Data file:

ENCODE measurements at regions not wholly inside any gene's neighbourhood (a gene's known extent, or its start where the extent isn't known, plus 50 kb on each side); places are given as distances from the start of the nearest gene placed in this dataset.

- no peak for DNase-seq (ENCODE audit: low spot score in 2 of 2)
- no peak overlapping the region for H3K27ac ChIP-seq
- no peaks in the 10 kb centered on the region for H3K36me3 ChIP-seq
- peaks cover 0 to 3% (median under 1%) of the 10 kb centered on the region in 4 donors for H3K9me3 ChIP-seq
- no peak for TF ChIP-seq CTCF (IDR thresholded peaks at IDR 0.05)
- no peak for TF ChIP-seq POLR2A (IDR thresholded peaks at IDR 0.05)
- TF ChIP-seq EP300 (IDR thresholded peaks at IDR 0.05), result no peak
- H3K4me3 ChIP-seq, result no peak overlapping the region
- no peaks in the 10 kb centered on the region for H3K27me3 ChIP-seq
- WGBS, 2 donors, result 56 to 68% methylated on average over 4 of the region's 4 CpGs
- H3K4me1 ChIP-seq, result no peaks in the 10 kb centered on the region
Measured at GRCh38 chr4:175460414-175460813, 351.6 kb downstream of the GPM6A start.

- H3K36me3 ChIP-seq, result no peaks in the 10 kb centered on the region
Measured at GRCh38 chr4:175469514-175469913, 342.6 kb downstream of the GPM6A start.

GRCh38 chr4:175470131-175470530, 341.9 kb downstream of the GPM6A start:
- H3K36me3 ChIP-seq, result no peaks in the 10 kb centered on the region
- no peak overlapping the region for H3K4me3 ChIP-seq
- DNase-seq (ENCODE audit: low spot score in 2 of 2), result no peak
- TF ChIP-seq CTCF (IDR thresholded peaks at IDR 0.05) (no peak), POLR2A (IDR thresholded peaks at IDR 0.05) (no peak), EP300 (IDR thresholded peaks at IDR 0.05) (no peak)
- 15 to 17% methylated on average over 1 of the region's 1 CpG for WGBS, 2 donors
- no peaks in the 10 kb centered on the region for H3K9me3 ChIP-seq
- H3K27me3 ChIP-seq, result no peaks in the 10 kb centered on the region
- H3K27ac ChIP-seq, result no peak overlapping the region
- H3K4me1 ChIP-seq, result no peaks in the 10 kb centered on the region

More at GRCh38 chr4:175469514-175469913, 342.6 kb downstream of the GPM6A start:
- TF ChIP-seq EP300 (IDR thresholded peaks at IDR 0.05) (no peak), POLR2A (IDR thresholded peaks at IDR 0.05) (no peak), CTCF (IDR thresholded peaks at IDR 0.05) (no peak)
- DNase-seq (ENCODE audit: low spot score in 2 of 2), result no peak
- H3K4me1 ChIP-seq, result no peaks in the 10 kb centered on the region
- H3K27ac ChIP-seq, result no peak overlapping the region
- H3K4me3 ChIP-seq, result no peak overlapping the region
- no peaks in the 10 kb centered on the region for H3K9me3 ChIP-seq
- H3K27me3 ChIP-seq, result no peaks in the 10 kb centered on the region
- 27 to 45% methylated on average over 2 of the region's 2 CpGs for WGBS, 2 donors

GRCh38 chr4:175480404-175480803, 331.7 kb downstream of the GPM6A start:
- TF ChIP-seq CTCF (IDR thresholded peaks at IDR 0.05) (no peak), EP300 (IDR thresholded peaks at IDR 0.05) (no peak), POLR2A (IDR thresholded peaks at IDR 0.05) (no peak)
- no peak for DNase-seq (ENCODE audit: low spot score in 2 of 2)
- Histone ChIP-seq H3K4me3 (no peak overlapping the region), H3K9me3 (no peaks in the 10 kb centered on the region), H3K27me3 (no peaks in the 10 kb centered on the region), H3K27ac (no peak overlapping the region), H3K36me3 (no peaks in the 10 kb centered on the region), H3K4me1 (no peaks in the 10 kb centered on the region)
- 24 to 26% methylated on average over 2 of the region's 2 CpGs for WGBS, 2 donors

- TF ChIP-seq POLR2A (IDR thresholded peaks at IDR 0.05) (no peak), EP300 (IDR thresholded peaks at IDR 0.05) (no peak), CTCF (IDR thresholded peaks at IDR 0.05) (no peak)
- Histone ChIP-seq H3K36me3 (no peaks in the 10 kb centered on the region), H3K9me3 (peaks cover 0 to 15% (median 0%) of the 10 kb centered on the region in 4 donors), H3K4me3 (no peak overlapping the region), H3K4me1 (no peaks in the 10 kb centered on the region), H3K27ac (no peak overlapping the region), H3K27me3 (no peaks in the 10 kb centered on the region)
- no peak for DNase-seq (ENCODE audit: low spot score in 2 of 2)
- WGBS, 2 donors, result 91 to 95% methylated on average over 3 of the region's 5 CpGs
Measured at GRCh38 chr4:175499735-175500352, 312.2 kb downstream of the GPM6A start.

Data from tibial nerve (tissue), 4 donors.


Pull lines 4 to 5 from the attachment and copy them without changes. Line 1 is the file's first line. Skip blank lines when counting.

- no peaks in the 10 kb centered on the region for H3K36me3 ChIP-seq
- peaks cover 0 to 3% (median under 1%) of the 10 kb centered on the region in 4 donors for H3K9me3 ChIP-seq